Whether you’re studying abroad in Dublin or popping up from London for a weekend visit, Andy’s suggestions below might come in handy. His top picks include museums, galleries and other sights plus places to eat, drink and even sleep if you’re just staying a night or two.
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The National Gallery of Art. This museum was recently renovated and features a plethora of Irish masterpieces, as well as works of Monet, Caravaggio and other European greats. It’s not far from bustling Grafton Street.
Guinness Brewery and Gravity Bar. The Brewery is a 20 minute walk from the city center. The tour ticket takes you through the history of the brand, as well as the brewing process through its multiple floors of stout-beer goodness. It also includes a pint of the black stuff once you reach the top! Alternatively, you can opt to redeem your drink voucher at one of their stations, where you can learn how to pour your own pint.
National Museum. A solid, free museum housed in an old military barracks. It contains artifacts, art, historical pieces, and natural history from all throughout the Irish ages. It’s also not far from the Jameson Distillery and Guinness brewery, so you could easily make a day of it.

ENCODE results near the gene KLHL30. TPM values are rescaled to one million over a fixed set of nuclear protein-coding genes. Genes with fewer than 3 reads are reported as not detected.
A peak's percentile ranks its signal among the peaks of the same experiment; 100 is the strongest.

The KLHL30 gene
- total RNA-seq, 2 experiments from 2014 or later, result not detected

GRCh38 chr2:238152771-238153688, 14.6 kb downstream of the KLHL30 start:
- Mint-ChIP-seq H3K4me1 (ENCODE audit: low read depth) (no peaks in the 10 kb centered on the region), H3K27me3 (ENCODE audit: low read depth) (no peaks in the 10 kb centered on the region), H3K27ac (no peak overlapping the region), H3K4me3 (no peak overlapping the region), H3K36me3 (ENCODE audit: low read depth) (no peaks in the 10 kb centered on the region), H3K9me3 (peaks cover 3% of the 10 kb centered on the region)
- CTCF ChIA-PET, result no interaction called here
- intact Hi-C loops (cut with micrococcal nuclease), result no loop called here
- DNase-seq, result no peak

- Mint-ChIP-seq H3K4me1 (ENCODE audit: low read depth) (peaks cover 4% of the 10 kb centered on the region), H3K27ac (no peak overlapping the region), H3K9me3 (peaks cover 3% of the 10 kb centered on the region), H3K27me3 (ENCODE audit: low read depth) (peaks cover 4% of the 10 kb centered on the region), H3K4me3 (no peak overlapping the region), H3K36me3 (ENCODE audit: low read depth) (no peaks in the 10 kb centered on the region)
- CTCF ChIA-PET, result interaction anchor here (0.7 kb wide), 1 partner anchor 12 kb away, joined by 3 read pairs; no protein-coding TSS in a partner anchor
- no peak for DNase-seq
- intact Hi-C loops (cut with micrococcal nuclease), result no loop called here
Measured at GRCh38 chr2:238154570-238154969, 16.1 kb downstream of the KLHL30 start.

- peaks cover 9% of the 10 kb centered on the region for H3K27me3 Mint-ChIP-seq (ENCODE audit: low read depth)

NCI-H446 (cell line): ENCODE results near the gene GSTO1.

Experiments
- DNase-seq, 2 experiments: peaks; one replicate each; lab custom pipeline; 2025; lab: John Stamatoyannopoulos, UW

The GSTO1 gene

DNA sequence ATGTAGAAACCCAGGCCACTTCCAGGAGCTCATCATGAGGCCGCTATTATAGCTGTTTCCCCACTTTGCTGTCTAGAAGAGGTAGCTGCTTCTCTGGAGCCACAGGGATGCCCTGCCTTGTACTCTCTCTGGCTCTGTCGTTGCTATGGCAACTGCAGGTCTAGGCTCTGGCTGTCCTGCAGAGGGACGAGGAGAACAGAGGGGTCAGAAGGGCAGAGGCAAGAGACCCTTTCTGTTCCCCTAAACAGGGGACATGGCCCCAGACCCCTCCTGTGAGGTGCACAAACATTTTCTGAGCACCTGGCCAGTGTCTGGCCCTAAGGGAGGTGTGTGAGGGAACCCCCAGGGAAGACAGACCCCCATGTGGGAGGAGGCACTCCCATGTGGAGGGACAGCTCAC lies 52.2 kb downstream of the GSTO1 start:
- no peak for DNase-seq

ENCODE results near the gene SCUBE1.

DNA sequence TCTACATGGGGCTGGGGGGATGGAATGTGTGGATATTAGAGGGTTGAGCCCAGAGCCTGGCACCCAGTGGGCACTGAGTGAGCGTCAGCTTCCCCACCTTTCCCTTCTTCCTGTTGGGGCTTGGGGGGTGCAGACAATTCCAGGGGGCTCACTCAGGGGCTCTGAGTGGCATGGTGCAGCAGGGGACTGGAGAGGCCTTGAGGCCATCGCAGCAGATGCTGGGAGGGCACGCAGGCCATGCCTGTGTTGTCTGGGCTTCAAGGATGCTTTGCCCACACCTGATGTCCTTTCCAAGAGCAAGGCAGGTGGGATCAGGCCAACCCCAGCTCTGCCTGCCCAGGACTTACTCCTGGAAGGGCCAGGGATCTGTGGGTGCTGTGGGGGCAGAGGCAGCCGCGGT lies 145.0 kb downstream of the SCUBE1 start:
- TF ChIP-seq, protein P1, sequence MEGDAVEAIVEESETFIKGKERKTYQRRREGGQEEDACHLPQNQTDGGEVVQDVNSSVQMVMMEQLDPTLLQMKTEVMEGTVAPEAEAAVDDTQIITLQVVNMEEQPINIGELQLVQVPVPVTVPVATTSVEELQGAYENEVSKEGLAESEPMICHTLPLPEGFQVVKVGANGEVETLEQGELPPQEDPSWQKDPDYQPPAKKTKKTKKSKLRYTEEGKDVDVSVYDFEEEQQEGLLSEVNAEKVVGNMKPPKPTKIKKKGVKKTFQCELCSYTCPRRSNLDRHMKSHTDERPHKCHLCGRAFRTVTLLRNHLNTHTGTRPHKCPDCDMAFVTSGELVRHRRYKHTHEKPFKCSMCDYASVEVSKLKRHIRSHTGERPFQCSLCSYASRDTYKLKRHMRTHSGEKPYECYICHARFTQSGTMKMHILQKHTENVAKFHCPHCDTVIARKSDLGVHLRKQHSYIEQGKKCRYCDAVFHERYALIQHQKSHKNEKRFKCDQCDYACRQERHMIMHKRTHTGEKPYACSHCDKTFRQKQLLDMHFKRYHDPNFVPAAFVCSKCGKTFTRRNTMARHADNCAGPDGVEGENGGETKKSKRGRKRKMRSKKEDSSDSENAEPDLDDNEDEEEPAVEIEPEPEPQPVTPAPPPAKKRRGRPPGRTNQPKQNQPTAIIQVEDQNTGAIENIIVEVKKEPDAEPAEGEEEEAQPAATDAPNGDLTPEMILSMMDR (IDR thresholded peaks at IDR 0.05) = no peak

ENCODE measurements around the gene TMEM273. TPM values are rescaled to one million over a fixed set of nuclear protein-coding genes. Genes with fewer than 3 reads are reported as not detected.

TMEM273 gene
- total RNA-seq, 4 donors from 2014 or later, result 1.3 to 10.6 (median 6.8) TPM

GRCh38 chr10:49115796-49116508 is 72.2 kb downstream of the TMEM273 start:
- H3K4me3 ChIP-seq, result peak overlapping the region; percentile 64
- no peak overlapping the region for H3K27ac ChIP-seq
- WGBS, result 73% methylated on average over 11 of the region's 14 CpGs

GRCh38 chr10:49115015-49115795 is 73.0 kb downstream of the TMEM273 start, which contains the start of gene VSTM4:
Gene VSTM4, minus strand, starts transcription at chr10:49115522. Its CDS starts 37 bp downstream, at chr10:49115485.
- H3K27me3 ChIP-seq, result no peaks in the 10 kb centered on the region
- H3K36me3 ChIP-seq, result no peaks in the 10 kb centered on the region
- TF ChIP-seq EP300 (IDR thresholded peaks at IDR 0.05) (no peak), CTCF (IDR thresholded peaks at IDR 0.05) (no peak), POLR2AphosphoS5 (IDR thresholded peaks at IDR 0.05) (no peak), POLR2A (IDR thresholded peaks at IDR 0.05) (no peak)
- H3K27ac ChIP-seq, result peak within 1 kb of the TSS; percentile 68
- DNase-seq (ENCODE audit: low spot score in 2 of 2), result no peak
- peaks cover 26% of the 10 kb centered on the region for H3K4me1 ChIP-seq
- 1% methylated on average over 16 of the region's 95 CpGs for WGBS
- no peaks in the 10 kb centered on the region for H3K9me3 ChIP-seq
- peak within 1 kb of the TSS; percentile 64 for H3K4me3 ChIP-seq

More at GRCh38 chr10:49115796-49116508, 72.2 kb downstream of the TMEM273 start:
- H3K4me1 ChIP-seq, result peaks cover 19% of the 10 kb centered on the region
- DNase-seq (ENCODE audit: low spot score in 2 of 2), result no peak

Jameson Distillery. If you’re a whiskey lover, this is the place for you. While they don’t still distill the whiskey here anymore, the guided tour allows you to sample some traditional Irish whiskey. Be sure to raise your hand when asked for volunteers – you won’t be disappointed!
Queen of Tarts. Probably the cutest place in the city, if I had to channel my feminine side. Head here for breakfast, as you’re guaranteed one of the best biscuits you’ve ever had. They also have great egg dishes for a bigger brunch.
Avoca. Tucked in the basement of a housewares-slash-fashion store, this is a place that all modernistas are sure to love. The main attraction is down the staircase though, where you can pop in and enjoy everything from a wide array of fresh salads, super-food wraps, and fresh, thickly sliced sandwiches.
Epicurean Food Hall. If you’re looking for a break from traditional Irish food, this is your one stop shop. Filled with everything from Italian sandwiches to a bowl of curry, this place is packed at lunch with locals and tourists alike.
The Bakery. Situated down a side street in Temple Bar, this place is legit. Some of the freshest sandwiches I have ever had came from here, and make for a great picnic on the coast, or even for a quick bite to eat. It comes complete with a friendly staff is easy on your wallet.
The Market Bar. In addition to the beautiful interior, this place has some of the best tapas I’ve ever had in the city. Patatas bravas, chorizo salad, and chicken skewers are some of our favorites, and the small portions are generous, making them great to share. Make it before 19:00 and get in on their happy hour, which includes food & drink specials.